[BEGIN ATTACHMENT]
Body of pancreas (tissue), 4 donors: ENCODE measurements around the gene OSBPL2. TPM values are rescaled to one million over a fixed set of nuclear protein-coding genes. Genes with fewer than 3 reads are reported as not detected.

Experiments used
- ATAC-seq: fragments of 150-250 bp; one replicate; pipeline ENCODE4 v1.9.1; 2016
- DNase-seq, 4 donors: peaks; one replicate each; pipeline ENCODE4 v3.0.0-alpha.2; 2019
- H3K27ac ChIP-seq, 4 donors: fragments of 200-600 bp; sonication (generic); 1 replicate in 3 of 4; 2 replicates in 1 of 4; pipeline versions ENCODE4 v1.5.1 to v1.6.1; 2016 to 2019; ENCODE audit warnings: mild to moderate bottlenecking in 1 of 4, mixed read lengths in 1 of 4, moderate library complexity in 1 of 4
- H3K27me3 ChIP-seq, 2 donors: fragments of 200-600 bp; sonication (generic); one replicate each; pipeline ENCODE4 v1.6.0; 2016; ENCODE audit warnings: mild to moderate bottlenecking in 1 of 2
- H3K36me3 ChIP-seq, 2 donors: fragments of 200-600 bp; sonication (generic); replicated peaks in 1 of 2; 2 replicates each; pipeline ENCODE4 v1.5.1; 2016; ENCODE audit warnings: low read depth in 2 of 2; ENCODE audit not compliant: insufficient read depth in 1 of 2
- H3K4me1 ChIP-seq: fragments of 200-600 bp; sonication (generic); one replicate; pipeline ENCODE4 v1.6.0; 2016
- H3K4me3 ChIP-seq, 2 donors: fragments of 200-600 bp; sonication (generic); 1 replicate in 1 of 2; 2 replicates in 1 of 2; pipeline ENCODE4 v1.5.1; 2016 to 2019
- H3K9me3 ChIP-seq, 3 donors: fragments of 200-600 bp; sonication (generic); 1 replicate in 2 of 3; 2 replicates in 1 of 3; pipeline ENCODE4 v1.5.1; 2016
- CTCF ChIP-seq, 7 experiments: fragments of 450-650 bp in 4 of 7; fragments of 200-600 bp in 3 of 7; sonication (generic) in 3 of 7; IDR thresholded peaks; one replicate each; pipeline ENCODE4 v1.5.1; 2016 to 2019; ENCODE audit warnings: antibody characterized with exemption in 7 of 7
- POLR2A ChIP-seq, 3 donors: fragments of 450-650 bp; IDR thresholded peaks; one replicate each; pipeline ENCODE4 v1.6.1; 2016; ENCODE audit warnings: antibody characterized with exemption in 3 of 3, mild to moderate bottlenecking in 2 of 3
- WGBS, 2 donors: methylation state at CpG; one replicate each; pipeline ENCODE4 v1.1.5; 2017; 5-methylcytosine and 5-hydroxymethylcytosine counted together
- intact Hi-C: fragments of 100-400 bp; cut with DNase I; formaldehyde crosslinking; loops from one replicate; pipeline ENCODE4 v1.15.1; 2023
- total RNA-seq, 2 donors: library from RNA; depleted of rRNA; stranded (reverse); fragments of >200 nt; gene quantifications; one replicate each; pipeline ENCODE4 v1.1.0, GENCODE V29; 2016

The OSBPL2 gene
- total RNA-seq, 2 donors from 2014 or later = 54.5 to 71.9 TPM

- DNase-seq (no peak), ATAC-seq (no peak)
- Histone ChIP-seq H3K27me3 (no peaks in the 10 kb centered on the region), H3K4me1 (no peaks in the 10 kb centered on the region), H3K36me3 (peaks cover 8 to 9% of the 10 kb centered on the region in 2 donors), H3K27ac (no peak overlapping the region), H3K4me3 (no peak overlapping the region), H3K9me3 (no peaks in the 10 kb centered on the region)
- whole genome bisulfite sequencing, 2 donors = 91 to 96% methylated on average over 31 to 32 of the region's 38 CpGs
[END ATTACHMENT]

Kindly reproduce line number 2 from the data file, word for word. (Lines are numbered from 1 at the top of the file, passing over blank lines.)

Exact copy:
Experiments used